Bread Cooling

Bread cooling is an integral part of high-speed bread production.

Bread Cooling


What is Bread Cooling?

Bread cooling is an integral part of high-speed bread production. Bread has to cool before slicing and packaging. Otherwise, the crumb will be warm and gummy. Not only does this cause a problem at the slicer, gumming up the blades and creating downtime cleaning, it also leaves an undesirable moisture condensation inside the package.

Before you speed up or slow down your cooling towers, determine if you have the right conditions for cooling.

Function

During the cooling process, the baked bread loses moisture, dries out and intensifies in flavor. The starches in the loaf start retrogradating, helping setting the crumb texture. The temperature gradient between the crust and the crumb becomes zero with progressive cooling. Depending on the size and shape of the loaf, it may take up to 2 hours for the bread to completely cool. This is critical, as most bakers tend to prolong this process with excessive moisture loss. Using the conditions stated below would help prevent this.

Method

The internal temperature of the bread out of the oven is around 95º C (203º F), and the crust is somewhere around between 150º C (302º F) to 180º C (356 o F).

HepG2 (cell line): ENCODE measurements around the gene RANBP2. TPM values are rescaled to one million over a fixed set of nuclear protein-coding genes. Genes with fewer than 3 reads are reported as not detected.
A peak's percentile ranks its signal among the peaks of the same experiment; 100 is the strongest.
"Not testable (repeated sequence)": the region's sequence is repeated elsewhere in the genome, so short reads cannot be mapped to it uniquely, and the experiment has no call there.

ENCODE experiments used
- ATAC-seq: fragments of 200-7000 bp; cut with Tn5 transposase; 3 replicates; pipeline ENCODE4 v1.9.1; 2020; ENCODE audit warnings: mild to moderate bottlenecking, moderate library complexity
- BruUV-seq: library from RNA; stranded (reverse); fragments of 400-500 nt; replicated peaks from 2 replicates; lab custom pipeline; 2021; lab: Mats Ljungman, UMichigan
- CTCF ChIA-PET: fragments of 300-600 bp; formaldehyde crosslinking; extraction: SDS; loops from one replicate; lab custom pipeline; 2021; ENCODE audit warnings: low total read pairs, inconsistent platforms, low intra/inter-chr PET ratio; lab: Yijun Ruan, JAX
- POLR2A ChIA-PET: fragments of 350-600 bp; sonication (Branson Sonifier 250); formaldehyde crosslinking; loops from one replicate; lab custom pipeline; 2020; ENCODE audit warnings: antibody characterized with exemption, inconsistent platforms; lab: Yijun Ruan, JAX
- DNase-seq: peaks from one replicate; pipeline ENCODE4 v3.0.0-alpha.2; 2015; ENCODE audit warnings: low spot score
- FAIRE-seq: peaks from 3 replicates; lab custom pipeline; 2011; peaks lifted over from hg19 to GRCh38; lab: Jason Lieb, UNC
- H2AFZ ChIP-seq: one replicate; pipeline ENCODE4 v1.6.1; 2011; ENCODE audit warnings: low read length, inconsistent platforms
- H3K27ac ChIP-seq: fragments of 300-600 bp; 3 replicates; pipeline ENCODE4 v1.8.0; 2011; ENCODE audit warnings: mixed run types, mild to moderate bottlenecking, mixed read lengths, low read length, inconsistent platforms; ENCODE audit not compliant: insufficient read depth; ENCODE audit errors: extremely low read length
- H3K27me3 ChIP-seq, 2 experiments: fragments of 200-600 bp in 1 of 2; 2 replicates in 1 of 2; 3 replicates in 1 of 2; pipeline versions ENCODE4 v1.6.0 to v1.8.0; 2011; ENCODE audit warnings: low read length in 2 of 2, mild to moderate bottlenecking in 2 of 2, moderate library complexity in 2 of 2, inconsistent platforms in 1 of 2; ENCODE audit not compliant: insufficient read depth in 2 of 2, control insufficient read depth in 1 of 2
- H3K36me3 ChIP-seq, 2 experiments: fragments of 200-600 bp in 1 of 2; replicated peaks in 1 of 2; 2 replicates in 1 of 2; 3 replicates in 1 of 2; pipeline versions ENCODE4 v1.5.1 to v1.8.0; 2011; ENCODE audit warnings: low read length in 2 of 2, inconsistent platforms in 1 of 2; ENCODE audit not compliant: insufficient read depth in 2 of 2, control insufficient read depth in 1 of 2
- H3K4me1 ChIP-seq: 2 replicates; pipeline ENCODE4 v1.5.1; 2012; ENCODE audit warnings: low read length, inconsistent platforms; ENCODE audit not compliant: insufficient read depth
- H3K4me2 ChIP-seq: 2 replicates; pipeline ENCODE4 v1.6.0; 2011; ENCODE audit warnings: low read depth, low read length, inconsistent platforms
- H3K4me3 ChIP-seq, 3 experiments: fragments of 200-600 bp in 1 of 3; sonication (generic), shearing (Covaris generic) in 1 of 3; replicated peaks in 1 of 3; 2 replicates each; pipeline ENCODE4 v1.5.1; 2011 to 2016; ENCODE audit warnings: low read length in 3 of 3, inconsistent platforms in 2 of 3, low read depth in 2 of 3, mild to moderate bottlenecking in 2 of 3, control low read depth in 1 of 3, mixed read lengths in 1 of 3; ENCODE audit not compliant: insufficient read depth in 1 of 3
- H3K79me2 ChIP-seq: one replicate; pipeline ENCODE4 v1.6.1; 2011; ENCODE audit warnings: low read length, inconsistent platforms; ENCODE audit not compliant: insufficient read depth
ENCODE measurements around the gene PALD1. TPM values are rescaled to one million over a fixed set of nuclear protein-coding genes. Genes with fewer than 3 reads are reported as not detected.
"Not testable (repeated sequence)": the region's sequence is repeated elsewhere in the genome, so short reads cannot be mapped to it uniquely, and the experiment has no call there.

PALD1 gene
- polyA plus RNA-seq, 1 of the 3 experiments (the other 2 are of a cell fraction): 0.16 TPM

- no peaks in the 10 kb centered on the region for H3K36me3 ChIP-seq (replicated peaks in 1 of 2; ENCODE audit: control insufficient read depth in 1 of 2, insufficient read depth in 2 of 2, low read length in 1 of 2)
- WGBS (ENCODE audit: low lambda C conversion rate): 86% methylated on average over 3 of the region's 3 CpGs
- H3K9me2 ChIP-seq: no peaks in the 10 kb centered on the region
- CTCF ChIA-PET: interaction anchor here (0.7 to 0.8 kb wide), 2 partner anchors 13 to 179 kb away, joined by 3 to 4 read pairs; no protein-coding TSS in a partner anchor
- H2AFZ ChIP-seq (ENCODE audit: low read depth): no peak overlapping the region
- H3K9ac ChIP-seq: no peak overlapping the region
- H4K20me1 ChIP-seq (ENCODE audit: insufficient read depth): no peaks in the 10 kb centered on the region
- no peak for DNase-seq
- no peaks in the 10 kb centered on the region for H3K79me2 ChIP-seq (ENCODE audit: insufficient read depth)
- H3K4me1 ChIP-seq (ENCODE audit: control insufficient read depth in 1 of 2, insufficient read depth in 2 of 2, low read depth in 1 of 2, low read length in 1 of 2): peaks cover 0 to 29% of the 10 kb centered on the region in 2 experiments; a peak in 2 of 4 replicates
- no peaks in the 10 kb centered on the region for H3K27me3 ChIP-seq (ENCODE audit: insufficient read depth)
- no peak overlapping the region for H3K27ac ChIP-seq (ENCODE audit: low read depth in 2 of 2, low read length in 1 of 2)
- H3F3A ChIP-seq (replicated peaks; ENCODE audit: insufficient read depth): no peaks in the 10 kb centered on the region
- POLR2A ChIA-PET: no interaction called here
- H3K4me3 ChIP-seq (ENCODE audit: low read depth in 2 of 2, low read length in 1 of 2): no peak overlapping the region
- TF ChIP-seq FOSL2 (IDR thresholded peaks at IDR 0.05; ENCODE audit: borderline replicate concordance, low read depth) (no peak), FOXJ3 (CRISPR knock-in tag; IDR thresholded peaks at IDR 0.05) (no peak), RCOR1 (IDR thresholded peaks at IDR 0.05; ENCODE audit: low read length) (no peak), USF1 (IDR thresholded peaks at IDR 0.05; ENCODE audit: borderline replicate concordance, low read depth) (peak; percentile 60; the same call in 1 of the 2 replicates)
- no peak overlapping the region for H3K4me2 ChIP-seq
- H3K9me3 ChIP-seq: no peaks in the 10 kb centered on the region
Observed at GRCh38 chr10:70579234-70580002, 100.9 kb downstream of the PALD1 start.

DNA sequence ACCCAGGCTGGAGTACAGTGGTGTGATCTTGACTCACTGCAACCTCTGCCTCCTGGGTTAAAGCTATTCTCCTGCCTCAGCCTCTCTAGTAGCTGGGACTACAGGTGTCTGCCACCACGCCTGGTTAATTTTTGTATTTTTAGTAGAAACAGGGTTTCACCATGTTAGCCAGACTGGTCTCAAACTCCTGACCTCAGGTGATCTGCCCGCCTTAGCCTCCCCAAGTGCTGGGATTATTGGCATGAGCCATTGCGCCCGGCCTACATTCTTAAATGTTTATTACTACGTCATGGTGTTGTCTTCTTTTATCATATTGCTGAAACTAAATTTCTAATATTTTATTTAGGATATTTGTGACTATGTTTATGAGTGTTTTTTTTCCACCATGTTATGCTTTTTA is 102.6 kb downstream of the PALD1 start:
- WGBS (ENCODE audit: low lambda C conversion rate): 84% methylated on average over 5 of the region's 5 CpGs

The internal temperature should be reduced to 35 – 40º C (95 – 104º F) at the end of the cooling cycle. This could be achieved with an external air temperature of 24º C (75º F) and a relative humidity of 85%, with an air movement to produce a 11.1º C (50º F) increase at the exhaust point.

Types/Variations

Bread is normally packaged at the legal limit of 38% moisture. A proper cooling method can avoid microbiological spoilage. These are three cooling methods:

  1. Convection: the simplest method and the most prevalent, though it does not provide accurate control of moisture loss by the cooling loaf.
  2. Conditioned air: has dry-bulb and wet-bulb temperatures control that will produce effective loaf cooling within 90 minutes.
  3. Vacuum: accelerates the vaporization of free moisture from the product and loss of the latent heat of vaporization. It’s a rapid method that is suitable for products that are unstable and prone to collapse before they cool.